* FTSEurofirst 300 down 0.1 pct, Euro STOXX 50 down 0.2 pct
* Commodity sector drops with oil prices on nuclear deal
* Winning run inspired by Greek deal set to end
* Gjensidige, Kuehne und Nagel rise after earnings
By Alistair Smout
LONDON, July 14 (Reuters) - European stocks edged lower on Tuesday after a four-day rally, with weaker oil prices weighing on commodity stocks after Iran and six world powers agreed a landmark nuclear deal which could see sanctions on oil exports lifted.
The STOXX Europe 600 Oil & Gas EUR Price Index fell 0.8 percent, making it the top sectoral faller.
Oil prices fell more than a dollar. A Reuters survey of analysts had said that Iran would increase its oil exports by up to 60 percent within a year if a nuclear agreement was reached.
"A key question is now how quickly supply will now come online," Ashburton European equity fund manager, Veronika Pechlaner, said.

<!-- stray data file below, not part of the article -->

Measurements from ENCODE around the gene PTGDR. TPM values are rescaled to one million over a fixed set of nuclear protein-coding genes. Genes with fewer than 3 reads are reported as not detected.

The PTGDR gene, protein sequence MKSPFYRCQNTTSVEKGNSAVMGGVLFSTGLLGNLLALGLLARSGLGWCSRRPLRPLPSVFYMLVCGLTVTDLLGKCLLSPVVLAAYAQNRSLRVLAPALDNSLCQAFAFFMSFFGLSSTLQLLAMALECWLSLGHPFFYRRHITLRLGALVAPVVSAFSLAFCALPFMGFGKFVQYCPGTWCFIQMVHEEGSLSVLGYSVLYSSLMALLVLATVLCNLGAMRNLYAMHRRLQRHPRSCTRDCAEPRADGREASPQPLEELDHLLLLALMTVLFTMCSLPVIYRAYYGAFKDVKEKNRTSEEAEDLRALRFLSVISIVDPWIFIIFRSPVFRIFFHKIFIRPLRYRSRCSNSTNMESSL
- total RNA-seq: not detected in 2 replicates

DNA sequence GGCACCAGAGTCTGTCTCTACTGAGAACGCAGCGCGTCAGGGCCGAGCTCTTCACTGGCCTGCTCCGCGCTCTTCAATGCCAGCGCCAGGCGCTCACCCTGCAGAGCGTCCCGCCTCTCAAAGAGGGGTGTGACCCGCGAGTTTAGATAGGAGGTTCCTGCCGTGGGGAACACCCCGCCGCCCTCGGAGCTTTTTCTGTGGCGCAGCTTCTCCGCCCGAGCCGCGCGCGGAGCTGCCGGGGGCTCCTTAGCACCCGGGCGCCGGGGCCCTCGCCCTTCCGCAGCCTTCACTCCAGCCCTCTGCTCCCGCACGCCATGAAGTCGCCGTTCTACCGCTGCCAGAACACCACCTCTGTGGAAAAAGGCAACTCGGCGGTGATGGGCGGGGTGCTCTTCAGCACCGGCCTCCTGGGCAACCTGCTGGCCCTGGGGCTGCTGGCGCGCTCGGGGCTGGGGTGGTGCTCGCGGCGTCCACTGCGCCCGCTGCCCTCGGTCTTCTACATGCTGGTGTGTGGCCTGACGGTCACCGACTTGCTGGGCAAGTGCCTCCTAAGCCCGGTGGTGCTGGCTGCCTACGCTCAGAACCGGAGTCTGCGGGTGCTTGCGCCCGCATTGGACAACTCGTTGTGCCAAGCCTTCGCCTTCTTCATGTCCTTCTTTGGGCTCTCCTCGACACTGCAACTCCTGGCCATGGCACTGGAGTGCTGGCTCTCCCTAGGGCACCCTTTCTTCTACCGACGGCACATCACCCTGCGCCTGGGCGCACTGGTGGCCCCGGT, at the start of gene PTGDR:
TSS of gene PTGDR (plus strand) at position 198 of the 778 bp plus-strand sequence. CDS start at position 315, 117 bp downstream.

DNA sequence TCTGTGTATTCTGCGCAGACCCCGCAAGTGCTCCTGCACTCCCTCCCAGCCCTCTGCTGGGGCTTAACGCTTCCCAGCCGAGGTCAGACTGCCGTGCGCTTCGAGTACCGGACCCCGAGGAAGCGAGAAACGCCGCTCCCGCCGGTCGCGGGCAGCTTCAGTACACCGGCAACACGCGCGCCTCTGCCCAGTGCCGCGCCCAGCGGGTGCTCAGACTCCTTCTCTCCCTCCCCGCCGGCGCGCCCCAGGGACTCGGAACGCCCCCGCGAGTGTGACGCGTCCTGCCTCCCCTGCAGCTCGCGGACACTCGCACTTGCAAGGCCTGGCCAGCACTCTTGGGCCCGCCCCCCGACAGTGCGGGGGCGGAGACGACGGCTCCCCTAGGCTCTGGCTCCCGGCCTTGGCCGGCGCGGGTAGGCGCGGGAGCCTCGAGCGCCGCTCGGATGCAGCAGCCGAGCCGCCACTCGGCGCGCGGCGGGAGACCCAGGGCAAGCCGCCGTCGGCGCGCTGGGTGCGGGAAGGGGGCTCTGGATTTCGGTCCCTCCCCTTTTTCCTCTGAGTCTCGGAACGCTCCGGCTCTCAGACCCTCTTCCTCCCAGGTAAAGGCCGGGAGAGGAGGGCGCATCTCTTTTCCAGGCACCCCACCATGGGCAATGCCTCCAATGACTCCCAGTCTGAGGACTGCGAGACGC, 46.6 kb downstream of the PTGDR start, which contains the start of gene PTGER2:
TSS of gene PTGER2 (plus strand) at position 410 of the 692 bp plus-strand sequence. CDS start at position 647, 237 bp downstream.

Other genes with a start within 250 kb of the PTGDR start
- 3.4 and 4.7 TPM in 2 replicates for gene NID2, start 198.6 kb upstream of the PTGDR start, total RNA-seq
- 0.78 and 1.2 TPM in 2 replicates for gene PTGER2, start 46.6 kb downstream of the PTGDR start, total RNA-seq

"The Iran deal was well advertised in advance, so it shouldn't come as a huge surprise. But it will take a few quarters to know the longer term effects."
The pan-European FTSEurofirst 300 index was down 0.1 percent at 1,570.33 by 0756 GMT, after gaining about 9 percent since last Tuesday on hopes of a Greek debt deal.
However, just hours after signing up to an austerity package in return for agreeing to talks on an 86 billion euro bailout, doubts were already emerging about whether Greek Prime Minister Alexis Tsipras would be able to hold his government together.
The euro zone's Euro STOXX 50 index was down 0.2 percent after hitting a two-week high on Monday.
Top faller on the FTSEurofirst 300 was RWE , down 2.3 percent after UBS cut its rating on the German utility firm to "sell" from "neutral".
Among risers, Norwegian non-life insurer Gjensidige rose 4.2 perecent after posting second-quarter pretax earnings that beat expectations.
Switzerland's Kuehne und Nagel International AG gained 3.8 percent after a 4.2 percent rise in earnings.
Europe bourses in 2015: link.reuters.com/pap87v
Asset performance in 2015: link.reuters.com/gap87v
Today's European research round-up (Editing by Louise Ireland)